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22 May 2018
Firstly, don't assume that the patient doesn't trust you; the recording could in fact help the patient retain and better understand what's discussed in the consultation.
It might also allow the patient to watch or listen to the recording in their own time, so they can consider the risks and benefits of treatment options and make an informed decision.
Under data protection law, a patient can record a consultation as long as it's for their own use.
You may wish to ask the patient to respect your confidentiality if you are concerned they will post the recording online or share it with others. Ultimately, however, it is difficult to stop a patient from sharing the recording if they are determined to.
If the consultation being filmed is an operative procedure, it's a good idea to describe the details to the patient first so that they are not shocked to see how the procedure is carried out.
If you discover the patient recording covertly, consider inviting them to record the consultation openly.
You may then want to ask for a copy of the recording to add to the patient's dental records. Reassure the patient that the recording will be stored securely and not used for any other purpose.
If you are concerned the recording is an indication of the patient not trusting you, you might want to raise this with them later. Don't be confrontational in your approach; this could damage your relationship with the patient.
Be wary of recording consultations solely to defend complaints and litigation – this might be seen as defensive by patients, and potentially affect your relationship with them.
A digital recording forms part of the dental record and contains personal data, under data protection law.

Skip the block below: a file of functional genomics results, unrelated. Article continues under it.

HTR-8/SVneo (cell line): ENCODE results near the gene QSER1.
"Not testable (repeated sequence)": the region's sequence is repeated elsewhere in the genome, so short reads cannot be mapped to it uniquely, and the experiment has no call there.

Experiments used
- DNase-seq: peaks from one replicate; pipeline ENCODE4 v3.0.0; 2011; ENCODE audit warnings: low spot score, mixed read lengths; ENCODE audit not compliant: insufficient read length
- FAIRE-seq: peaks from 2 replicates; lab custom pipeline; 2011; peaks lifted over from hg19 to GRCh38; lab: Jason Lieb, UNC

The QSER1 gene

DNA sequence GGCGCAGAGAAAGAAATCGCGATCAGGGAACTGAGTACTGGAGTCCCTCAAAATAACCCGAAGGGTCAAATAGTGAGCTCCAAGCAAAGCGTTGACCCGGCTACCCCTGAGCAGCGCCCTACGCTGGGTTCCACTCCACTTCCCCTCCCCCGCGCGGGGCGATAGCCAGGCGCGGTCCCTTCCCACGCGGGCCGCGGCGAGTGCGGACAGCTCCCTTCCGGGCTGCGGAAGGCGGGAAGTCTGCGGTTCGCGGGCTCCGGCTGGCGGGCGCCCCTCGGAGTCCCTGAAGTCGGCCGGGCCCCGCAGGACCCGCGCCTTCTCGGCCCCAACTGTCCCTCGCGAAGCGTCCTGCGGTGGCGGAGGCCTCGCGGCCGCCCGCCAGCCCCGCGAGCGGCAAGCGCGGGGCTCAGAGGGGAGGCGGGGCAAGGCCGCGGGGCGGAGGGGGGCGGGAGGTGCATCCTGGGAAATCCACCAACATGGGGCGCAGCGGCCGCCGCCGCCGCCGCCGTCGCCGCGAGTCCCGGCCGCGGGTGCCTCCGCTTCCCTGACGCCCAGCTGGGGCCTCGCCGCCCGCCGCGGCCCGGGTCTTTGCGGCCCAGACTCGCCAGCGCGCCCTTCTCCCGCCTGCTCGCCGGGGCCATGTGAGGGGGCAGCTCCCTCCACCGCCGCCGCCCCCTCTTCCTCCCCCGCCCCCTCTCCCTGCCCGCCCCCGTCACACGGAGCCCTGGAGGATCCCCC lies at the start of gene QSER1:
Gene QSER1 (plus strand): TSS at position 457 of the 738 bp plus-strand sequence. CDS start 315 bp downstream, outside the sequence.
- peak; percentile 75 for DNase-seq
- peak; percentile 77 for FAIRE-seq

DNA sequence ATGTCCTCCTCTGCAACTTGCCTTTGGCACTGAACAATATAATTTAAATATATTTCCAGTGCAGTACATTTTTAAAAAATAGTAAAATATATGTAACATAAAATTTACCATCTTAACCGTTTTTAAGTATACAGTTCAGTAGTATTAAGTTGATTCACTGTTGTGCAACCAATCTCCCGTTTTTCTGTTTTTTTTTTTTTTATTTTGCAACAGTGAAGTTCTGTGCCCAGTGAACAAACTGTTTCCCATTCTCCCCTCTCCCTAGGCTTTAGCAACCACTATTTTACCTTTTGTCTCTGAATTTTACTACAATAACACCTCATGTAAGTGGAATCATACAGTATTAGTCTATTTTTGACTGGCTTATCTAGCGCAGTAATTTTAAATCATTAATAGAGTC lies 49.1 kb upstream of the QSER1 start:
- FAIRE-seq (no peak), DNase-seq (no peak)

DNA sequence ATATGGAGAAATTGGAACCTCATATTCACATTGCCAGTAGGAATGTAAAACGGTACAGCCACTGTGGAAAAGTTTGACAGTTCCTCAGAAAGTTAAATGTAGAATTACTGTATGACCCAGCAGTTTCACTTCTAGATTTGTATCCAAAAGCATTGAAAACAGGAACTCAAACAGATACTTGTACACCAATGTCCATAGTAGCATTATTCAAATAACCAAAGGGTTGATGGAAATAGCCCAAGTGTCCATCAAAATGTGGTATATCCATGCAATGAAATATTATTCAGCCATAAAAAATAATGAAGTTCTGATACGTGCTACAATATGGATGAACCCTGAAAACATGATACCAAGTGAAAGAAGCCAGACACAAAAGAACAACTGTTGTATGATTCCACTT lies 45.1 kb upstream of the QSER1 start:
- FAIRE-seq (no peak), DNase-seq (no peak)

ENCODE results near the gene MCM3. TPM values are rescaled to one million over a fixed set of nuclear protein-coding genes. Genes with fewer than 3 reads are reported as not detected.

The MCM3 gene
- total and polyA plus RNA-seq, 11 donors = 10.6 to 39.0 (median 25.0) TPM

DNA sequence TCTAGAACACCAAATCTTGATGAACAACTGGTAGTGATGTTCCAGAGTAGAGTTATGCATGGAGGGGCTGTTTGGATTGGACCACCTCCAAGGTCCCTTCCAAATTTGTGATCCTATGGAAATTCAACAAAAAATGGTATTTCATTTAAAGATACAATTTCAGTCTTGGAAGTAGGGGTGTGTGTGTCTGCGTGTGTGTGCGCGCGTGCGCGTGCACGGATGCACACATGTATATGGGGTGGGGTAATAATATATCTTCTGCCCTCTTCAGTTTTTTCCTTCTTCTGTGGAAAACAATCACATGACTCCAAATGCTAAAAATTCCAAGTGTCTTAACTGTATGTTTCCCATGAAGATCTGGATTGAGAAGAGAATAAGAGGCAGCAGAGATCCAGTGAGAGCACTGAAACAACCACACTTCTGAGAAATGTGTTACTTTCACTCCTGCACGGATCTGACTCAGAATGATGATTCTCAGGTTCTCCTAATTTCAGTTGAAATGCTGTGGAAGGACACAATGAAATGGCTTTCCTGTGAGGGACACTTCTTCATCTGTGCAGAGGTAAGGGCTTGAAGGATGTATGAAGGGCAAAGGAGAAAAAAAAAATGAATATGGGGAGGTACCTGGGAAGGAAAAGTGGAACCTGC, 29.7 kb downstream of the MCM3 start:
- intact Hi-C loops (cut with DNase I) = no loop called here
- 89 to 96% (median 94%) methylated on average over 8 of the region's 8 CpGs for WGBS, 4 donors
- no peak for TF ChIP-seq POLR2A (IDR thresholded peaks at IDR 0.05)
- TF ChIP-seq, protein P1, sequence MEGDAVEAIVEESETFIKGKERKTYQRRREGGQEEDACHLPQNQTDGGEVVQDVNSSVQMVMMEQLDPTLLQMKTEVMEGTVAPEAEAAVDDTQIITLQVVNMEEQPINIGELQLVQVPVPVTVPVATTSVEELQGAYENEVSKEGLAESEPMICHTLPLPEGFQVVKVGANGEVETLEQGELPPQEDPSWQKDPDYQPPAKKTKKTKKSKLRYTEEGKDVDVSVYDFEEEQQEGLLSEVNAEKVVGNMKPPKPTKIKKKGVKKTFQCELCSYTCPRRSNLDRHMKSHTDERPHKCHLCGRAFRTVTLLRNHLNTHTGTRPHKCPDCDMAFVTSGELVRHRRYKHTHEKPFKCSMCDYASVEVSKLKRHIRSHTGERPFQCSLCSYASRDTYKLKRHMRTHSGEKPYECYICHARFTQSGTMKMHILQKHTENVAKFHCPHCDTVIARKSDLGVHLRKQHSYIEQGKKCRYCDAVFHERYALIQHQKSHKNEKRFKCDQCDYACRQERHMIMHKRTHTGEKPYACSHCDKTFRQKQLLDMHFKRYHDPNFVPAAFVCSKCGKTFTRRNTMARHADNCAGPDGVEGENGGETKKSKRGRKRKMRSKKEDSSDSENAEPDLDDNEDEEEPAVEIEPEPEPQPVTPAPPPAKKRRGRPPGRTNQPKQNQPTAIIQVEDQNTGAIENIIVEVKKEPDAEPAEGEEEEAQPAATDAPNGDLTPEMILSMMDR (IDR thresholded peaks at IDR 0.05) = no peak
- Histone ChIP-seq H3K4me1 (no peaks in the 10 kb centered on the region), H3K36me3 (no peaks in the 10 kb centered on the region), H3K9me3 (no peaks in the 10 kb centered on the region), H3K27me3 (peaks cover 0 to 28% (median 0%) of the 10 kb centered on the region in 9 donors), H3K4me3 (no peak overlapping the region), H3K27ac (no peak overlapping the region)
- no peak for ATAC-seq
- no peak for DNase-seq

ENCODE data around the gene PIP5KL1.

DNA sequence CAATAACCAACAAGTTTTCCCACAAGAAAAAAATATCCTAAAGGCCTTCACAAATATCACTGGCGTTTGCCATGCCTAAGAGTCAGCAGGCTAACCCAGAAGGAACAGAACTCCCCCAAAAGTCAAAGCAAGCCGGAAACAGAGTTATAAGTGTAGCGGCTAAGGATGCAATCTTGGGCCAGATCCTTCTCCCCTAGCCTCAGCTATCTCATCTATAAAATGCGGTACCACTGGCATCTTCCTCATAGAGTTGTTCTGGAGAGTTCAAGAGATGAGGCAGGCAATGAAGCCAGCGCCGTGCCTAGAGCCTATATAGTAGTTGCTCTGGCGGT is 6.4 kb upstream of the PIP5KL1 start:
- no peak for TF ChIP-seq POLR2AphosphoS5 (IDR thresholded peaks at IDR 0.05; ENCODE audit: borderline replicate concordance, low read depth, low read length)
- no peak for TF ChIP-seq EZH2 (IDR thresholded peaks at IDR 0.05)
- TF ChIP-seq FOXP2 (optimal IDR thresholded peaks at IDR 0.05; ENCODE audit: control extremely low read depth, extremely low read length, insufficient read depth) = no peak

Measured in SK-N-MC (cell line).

If you wish to record a consultation with a patient, you will need to obtain consent before making the recording.
Patients need to understand:
You should reassure the patient that they can refuse permission or withdraw it at any time, during or after the recording. Should they refuse permission, make sure they know the recording will not be used and the quality of care they receive will not be affected.
After the recording is made, we recommend you give the patient a further opportunity to consent and see the recording if they wish. It's also advisable to make a note in the patient's record of whether they gave or withheld their consent.
Remember that making a recording does not replace the need to make a contemporaneous clinical record of the consultation.
Recordings should be retained for the same period as any other clinical records.
In the event of a complaint, claim or some other formal investigation, you may be ordered to or have duty to disclose all relevant records, including any recording, in its entirety.
This guidance was correct at publication 22/05/2018. It is intended as general guidance for members only. If you are a member and need specific advice relating to your own circumstances, please contact one of our advisers.
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